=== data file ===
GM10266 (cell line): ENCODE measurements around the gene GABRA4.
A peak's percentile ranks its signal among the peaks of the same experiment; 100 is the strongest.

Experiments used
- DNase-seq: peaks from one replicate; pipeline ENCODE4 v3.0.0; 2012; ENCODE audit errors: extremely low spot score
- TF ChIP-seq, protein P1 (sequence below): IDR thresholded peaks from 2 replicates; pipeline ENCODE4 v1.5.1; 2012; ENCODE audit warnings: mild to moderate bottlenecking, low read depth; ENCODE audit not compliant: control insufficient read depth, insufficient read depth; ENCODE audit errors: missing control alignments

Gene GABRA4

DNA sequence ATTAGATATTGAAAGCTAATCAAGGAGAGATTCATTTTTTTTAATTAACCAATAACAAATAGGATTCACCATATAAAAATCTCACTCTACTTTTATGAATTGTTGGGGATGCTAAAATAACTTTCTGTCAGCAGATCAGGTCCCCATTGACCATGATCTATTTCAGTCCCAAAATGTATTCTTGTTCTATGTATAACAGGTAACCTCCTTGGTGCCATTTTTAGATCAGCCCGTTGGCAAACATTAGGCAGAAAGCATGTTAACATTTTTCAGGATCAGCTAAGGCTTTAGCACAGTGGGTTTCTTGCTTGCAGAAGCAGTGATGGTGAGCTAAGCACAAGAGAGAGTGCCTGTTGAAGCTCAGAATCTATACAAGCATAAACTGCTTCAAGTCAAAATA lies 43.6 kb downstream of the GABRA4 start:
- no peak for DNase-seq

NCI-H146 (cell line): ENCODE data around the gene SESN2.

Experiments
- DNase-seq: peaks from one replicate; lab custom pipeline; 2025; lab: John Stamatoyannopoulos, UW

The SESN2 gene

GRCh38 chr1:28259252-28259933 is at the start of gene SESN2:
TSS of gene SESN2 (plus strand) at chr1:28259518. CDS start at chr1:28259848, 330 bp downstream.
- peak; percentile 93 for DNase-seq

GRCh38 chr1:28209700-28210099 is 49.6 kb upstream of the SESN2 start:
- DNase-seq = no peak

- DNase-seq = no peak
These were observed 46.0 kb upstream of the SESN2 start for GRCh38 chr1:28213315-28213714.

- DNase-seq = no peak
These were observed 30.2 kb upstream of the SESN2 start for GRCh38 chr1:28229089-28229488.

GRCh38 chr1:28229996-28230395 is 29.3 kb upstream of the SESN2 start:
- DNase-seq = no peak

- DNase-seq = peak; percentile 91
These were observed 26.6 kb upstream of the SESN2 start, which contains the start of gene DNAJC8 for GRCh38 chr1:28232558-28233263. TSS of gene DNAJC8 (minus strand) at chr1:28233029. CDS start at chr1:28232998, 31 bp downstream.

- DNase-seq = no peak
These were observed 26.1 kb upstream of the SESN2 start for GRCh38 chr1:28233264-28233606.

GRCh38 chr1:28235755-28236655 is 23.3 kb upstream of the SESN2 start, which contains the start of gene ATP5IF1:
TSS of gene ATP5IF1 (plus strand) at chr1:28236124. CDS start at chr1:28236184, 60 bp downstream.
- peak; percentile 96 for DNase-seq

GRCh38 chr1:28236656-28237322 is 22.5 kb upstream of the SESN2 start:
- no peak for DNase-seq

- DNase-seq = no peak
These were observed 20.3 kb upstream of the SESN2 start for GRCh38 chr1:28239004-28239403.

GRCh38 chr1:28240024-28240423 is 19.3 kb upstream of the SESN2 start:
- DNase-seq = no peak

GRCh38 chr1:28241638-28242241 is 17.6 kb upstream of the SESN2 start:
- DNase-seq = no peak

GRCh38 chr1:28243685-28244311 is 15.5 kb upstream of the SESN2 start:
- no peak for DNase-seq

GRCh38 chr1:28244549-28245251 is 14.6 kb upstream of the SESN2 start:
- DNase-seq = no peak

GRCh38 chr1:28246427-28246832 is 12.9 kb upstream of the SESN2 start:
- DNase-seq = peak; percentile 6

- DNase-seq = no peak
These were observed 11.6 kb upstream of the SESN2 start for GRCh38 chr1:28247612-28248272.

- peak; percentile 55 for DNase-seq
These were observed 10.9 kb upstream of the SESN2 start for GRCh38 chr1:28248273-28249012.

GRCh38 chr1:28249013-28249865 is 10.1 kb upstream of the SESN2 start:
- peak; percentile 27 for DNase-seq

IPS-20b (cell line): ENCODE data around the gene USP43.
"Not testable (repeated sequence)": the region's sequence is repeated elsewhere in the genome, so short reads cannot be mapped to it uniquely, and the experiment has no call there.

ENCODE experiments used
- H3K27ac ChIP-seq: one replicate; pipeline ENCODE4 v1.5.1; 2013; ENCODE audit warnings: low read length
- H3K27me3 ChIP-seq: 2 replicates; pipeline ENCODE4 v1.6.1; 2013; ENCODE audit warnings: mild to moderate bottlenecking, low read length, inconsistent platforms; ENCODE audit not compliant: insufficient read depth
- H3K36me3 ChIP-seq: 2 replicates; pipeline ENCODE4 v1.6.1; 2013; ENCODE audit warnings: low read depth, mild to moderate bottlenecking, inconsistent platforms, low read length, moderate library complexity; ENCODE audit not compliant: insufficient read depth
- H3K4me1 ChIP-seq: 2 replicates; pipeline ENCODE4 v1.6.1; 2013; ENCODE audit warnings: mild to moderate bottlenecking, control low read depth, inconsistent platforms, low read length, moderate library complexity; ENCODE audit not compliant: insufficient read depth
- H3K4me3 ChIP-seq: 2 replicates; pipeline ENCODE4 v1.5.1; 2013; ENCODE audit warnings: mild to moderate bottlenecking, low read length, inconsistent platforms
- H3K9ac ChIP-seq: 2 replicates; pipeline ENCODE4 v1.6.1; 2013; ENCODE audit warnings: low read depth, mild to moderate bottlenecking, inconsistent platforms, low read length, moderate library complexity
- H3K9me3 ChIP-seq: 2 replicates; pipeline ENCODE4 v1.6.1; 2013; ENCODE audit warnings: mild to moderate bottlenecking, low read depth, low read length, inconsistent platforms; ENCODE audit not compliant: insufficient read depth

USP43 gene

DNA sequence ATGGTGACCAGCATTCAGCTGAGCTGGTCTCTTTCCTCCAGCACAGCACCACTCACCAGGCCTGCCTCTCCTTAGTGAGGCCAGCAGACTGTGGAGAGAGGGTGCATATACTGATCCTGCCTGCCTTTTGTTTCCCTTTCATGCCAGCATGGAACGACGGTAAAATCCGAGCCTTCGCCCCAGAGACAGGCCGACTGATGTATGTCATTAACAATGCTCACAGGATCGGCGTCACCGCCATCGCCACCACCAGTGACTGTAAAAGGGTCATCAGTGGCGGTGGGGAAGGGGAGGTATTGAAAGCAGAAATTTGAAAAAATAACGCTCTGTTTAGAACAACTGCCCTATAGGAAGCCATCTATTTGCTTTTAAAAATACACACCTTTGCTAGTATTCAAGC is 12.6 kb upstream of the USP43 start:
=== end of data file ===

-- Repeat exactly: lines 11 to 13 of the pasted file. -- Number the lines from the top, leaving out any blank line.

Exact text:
- DNase-seq: peaks from one replicate; lab custom pipeline; 2025; lab: John Stamatoyannopoulos, UW

The SESN2 gene

GRCh38 chr1:28259252-28259933 is at the start of gene SESN2: